Last year’s Period Promise campaign was a huge success, with over 21,000 products donated to nine agencies in our region.
For 2021, we set out on the mission to have an even bigger impact on period poverty, and we are blown away by the results.
This year, we received over 35,400 period products — with even more to come — and over $5,000 in donations which is the equivalent of roughly $36,000 products for a grand total of over 71,405.
Each and every one of these products will be hand delivered to a local organization that supports people who menstruate in our community, but who may experience barriers to purchasing the period products they need. These agencies include:
- Ask Wellness – SHOP Program
- Interior Community Services – Youth Outreach
- Boys and Girls Club – Youth Hampers
- Elizabeth Fry Society – Stepping Stones
- Salvation Army
- Canadian Mental Health Association – Emerald House
- The Tree
We will be able to support the feminine hygiene needs of 2,856 people through Period Promise 2021 (with donations still coming in). We would not have been able to have made such a profound impact without the unwavering support of our local businesses who stepped up to collect menstrual products at their workplaces, all the caring individuals who donated, Kamloops Alliance Church, and our generous local sponsors: Campbell & Schreurs CPA Inc. and Women of Steel. Thank you for taking action against period poverty with us in our community!
On the heels of such a successful campaign, we are more determined than ever to continue working towards true menstrual equity in our community. We know that 26 per cent of people who menstruate in B.C. say they had gone through a period without having menstrual products available to them. We also know that we can do better.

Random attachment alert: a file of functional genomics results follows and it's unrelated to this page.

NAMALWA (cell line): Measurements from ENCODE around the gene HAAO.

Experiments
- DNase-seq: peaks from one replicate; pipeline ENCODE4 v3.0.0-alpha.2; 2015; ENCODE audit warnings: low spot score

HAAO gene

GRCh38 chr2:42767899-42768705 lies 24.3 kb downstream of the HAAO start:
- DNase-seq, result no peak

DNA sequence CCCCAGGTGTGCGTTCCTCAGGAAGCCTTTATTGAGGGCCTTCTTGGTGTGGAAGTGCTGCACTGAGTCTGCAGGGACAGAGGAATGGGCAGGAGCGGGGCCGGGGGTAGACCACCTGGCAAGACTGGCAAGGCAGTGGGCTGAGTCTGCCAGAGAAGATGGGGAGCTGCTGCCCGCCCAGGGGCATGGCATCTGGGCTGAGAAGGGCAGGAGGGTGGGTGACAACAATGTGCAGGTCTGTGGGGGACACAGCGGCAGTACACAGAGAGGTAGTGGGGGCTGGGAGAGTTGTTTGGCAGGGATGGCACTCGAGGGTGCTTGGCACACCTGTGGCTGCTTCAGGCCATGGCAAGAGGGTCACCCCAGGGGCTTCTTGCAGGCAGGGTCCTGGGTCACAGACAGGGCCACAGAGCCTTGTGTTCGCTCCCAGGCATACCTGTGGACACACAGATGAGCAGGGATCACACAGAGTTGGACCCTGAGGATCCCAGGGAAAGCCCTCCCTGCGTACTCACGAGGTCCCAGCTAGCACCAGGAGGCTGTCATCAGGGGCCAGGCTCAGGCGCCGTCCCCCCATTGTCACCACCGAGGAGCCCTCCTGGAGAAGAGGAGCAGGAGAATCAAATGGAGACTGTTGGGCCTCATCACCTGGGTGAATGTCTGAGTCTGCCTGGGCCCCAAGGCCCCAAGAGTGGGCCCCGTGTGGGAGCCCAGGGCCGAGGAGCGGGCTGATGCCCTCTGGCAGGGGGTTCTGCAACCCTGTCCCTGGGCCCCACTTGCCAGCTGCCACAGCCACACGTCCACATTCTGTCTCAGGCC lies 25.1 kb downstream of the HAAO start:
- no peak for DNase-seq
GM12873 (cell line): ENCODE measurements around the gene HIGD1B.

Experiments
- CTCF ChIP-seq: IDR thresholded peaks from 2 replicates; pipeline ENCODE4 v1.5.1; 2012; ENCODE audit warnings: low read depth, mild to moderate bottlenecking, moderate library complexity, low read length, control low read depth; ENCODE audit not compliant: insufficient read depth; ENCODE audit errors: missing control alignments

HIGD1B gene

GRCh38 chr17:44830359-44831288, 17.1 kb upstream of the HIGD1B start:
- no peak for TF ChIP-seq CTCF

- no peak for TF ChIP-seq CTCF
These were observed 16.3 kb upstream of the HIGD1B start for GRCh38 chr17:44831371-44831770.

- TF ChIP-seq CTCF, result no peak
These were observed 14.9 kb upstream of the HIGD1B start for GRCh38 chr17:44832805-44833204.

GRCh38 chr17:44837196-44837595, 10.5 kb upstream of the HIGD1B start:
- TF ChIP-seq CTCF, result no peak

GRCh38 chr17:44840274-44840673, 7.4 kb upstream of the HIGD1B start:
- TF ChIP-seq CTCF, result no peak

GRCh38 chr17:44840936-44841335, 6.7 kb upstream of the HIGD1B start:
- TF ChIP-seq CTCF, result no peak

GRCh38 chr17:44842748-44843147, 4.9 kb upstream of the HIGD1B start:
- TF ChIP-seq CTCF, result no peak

We love to imagine a world where basic menstrual products are provided in public washrooms wherever you go – just like toilet paper. If you would like to continue working on this goal with us, reach out to get involved and take the period pledge.
“Even in a pandemic year our community rises to the challenge and meets the needs of others. Thank you to everyone who donated, to Kamloops Alliance for your facility and contribution, to the businesses who acted as collection sites, our sponsors and to the incredible volunteers who made this a roaring success. Our work to improve the lives of others is only possible when it’s done united.”
– Katie Neustaeter, Executive Director, United Way BC
Periods are a fact of life, but access to necessary menstrual products can be challenging. United Way has done the research in the Period Promise Final Report and here’s the proof:
- 26% of people who menstruate in B.C. say they had gone through a period without having menstrual products available to them.
- 18% of respondents missed school and 22% missed work without necessary menstrual products.
- More than 95% of community organizations are asked by their clientele if they provide free menstrual products or know where they can be found.
One report respondent said, “When I can’t afford enough menstrual products, I can’t go out. I was unable to go to the food bank or to a casual job (I’m disabled) because I bled for two weeks and didn’t have enough pads.”
Furthermore, over 50% of United Way’s community partners indicated an increase in demand on their services because of COVID and nearly 45% of them indicated an increased demand for free menstrual products at their organization. United Way’s Period Promise campaign aims to fill that gap by collecting products that help strengthen vital connections in the community.
The 2021 Period Promise campaign was proudly presented by Pacific Blue Cross.
* Statistics from the United Way Period Promise Research Project Final Report.
> PERIOD PROMISE CAMPAIGN DETAILS:
About United Way’s Period Promise
Period Promise is a United Way initiative. The Period Promise Campaign has generated approximately 1.2 million donated menstrual products from 2017 to 2020. The campaign also inspired organizations to adopt a policy to provide menstrual products in their facilities, while de-stigmatizing menstruation and raising awareness of period poverty. For more information, go to www.periodpromise.ca